Winged bean (Psophocarpus tetragonolobus)
Varieties for Guam Trial Conducted at the
Valley of the Latte Farms, Talofofo, Guam
Joe Tuquero and Glen Takai
Cooperative Extension & Outreach, College of Natural & Applied Sciences, University of Guam
The winged bean, also known as the Goa bean, Four-angled bean, and Dragon bean, is a legume native to New Guinea. It is a commonly grown bean in Southeast Asia and Papua New Guinea, but is usually cultivated as a small-scale crop (Wikipedia, 2017). Winged bean is a climbing perennial plant that looks and grows similarly to the common pole/string/long bean, Phaseolus vulgaris (Fig 1). Pods are distinctly different from those of the common string bean as they resemble a wing/star-like shape. There are many varieties of winged bean varying in length, width, and color (usually green or purple) of pods.
In the Mariana Islands, winged bean is a popular crop, locally known as ‘sigidiyas.’ Many parts of the plant are consumed, including immature bean pods, leaves, and tubers. Locally, immature bean pods are consumed the most as they are used as a fresh, or cooked, vegetable in a wide variety of local dishes. Immature pods for consumption are usually harvested 2-3 weeks after fruit set while they are still tender and not very fibrous.
On Guam, the most popular local winged bean variety is cultivated seasonally or left in the field to grow year-round. Like many winged bean varieties, the popular ‘local green’ variety is a ‘short day’ plant. ‘Short day’ plants usually only produce flowers and fruits when day length (sunlight) periods are less than 12 hours a day (Savonen, 2003). On Guam, ‘short days’ usually occur from October through March (Astronomical Applications Department, 2016). The popular ‘local green’ short day variety can be found in markets November through May (Bamba et al, 2010). Other plants that require longer sunlight in a day (more than 12 hours) to produce flower and fruit are known as ‘long day’ plants (Savonen, 2003). Table 1 displays the average monthly day lengths of Guam.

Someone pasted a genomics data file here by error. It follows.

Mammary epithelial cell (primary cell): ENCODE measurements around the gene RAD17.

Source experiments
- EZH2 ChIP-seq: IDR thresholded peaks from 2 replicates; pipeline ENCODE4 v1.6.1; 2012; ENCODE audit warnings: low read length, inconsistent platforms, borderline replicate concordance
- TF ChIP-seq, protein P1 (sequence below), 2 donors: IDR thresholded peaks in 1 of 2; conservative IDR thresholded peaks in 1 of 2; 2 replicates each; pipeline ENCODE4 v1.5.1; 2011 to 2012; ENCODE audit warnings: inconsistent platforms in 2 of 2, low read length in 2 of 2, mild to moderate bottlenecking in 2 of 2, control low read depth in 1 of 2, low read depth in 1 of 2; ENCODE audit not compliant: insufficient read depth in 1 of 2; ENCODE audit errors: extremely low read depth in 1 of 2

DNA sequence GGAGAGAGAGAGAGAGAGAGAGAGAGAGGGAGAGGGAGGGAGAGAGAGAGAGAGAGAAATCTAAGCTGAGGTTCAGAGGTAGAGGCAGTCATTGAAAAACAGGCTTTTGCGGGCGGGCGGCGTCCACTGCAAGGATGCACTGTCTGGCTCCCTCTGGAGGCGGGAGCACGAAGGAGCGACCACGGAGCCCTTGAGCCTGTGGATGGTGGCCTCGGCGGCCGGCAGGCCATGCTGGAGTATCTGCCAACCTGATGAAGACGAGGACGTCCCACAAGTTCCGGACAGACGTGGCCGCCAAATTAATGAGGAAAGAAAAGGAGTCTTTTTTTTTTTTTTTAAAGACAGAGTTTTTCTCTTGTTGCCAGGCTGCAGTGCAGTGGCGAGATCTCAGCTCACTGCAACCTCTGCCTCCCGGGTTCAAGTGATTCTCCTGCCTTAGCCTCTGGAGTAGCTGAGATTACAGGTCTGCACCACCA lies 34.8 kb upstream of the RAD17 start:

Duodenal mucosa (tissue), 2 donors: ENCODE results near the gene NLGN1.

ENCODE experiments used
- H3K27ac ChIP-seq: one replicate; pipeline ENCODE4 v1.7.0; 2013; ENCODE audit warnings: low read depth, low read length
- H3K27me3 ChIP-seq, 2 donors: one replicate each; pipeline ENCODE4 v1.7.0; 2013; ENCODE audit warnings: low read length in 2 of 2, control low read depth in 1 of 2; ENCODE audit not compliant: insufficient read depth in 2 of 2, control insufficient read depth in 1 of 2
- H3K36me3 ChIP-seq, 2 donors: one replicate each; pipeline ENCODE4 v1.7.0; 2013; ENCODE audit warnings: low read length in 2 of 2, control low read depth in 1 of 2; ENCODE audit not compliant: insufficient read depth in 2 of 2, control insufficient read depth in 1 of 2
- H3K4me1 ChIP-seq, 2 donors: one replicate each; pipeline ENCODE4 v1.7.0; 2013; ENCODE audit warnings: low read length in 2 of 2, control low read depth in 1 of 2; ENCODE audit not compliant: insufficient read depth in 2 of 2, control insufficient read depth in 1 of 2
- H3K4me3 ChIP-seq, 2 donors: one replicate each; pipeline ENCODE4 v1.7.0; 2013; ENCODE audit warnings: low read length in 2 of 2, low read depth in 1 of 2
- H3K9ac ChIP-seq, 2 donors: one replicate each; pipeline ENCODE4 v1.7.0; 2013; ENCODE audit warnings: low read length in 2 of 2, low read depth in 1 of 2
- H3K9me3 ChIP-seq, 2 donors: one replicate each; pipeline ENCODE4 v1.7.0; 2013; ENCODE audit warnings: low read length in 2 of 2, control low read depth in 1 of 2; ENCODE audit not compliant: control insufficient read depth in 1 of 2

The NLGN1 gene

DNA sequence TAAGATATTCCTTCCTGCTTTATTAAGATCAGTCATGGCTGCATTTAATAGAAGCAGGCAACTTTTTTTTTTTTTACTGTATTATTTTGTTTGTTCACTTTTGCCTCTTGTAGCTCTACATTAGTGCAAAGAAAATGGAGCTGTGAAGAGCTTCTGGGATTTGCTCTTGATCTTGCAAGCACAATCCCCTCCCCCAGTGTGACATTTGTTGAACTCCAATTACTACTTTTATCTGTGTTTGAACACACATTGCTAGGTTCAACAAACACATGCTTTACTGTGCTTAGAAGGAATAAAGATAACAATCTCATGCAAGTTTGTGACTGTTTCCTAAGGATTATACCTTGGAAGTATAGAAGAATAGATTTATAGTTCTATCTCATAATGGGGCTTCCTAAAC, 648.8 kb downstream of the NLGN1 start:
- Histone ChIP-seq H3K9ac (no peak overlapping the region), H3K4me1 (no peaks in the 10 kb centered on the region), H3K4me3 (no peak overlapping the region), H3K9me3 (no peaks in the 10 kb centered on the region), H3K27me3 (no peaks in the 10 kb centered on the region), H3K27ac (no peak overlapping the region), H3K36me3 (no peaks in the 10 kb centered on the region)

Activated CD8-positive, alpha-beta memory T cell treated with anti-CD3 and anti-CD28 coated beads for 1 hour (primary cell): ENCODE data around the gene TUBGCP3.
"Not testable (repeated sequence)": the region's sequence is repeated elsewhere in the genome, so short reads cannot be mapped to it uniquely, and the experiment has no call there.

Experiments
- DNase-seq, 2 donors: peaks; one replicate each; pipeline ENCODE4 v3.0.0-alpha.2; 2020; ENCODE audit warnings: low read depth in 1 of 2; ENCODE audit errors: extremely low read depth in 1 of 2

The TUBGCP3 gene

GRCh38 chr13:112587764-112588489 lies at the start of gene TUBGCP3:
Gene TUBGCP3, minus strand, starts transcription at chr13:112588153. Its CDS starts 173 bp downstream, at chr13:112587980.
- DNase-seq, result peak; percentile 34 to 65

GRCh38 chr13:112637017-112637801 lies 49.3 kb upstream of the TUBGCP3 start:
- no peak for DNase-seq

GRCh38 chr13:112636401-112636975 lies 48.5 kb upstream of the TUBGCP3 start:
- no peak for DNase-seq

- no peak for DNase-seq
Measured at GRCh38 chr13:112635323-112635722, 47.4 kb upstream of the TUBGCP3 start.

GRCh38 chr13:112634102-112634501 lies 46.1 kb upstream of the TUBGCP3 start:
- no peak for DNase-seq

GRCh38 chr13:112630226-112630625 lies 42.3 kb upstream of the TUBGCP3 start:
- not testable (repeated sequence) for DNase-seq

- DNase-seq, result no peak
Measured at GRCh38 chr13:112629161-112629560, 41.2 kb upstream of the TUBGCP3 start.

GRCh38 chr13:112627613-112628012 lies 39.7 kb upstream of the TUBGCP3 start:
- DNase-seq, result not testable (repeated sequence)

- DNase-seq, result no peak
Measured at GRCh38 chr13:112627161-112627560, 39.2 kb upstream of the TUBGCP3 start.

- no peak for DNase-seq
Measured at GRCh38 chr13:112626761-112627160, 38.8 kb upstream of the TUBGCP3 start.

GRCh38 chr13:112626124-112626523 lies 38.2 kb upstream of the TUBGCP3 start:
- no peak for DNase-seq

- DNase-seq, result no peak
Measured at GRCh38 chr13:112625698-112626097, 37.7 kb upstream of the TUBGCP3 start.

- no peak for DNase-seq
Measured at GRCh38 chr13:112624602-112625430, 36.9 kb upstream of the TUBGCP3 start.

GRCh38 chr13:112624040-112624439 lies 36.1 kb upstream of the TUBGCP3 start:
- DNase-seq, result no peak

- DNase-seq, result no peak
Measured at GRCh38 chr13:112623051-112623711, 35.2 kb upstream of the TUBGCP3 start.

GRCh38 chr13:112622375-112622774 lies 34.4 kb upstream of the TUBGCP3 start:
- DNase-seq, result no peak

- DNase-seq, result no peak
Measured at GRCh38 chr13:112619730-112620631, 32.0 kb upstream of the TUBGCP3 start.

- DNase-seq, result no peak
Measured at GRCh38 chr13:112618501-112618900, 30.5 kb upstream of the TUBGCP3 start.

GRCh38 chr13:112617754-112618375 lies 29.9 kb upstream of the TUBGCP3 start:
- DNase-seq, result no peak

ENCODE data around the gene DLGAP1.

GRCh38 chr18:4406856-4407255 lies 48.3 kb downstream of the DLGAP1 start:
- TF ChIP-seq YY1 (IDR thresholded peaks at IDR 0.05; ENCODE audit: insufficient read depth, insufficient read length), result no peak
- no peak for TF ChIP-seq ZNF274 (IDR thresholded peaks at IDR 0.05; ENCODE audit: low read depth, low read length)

In recent years, a ‘day neutral’ variety of winged bean has been cultivated on Guam (Quitugua, personal communication, October 21, 2016). ‘Day neutral’ plants can flower and fruit regardless of the length of sunlight throughout the day. Such varieties are virtually unknown to most local producers. Day neutral winged bean varieties will enable local growers to produce winged beans throughout the year.
There are numerous health benefits of winged bean. Fresh, young bean pods contain a good amount of Vitamin C and other minerals and vitamins such as iron, copper, manganese, and calcium. Thiamin pyridoxine (Vitamin B-6), niacin, and riboflavin are also important B-complex vitamins embedded in winged beans (Rudrappa, 2017).
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